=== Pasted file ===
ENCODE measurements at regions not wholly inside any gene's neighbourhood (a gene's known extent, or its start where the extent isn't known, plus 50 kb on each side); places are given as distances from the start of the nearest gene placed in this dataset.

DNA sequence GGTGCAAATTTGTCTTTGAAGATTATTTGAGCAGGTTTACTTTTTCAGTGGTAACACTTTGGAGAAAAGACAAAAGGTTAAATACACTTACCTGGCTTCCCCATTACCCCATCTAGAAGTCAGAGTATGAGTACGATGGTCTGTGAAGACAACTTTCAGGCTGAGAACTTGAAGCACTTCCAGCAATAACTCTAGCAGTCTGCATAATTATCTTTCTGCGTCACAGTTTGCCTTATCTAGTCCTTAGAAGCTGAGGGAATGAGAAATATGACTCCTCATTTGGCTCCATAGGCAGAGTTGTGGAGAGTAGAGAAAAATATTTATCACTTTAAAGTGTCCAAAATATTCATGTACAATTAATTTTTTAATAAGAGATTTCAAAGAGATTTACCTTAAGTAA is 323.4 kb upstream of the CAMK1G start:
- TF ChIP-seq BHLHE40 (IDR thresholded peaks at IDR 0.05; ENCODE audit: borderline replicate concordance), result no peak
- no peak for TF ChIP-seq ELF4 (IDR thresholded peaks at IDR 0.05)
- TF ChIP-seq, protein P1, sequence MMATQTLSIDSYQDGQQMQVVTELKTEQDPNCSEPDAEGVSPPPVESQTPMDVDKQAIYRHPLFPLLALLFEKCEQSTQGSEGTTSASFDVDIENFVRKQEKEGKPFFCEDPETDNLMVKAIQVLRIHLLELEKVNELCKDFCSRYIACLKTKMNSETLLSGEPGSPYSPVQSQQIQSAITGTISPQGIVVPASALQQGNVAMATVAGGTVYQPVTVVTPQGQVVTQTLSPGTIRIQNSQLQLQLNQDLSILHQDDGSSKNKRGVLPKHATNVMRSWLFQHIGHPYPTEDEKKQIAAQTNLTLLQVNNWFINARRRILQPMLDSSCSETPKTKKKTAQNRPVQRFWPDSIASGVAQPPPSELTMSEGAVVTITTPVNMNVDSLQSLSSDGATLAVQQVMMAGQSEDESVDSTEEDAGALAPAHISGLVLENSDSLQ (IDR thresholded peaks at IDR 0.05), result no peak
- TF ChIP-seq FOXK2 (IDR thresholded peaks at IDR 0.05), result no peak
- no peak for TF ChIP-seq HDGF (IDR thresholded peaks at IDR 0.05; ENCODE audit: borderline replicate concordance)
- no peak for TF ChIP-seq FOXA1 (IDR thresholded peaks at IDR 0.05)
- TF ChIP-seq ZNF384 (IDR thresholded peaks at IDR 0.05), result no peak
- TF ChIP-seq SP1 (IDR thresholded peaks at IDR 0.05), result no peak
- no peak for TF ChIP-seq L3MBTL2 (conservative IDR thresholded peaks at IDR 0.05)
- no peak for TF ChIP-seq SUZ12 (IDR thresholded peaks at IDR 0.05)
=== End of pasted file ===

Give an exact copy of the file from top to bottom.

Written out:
ENCODE measurements at regions not wholly inside any gene's neighbourhood (a gene's known extent, or its start where the extent isn't known, plus 50 kb on each side); places are given as distances from the start of the nearest gene placed in this dataset.

DNA sequence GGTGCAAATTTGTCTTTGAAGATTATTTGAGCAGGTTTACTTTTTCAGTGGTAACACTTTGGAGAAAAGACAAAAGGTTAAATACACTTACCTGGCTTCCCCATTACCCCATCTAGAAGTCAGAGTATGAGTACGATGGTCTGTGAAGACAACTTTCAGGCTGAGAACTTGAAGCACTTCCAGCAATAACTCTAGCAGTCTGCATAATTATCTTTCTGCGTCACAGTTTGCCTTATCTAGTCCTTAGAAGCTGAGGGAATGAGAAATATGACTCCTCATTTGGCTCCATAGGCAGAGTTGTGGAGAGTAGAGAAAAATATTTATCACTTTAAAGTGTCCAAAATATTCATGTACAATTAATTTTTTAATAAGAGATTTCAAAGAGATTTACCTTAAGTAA is 323.4 kb upstream of the CAMK1G start:
- TF ChIP-seq BHLHE40 (IDR thresholded peaks at IDR 0.05; ENCODE audit: borderline replicate concordance), result no peak
- no peak for TF ChIP-seq ELF4 (IDR thresholded peaks at IDR 0.05)
- TF ChIP-seq, protein P1, sequence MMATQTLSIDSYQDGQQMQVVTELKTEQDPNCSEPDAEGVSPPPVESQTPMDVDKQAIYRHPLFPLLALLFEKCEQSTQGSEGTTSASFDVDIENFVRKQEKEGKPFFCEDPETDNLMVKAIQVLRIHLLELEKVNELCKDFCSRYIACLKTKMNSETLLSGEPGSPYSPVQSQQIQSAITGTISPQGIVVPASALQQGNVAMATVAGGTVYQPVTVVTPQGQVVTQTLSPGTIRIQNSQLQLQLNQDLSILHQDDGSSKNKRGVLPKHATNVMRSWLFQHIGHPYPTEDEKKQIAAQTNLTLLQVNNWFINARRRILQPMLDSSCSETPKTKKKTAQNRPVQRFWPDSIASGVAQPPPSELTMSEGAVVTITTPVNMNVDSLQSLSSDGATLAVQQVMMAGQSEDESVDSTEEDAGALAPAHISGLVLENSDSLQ (IDR thresholded peaks at IDR 0.05), result no peak
- TF ChIP-seq FOXK2 (IDR thresholded peaks at IDR 0.05), result no peak
- no peak for TF ChIP-seq HDGF (IDR thresholded peaks at IDR 0.05; ENCODE audit: borderline replicate concordance)
- no peak for TF ChIP-seq FOXA1 (IDR thresholded peaks at IDR 0.05)
- TF ChIP-seq ZNF384 (IDR thresholded peaks at IDR 0.05), result no peak
- TF ChIP-seq SP1 (IDR thresholded peaks at IDR 0.05), result no peak
- no peak for TF ChIP-seq L3MBTL2 (conservative IDR thresholded peaks at IDR 0.05)
- no peak for TF ChIP-seq SUZ12 (IDR thresholded peaks at IDR 0.05)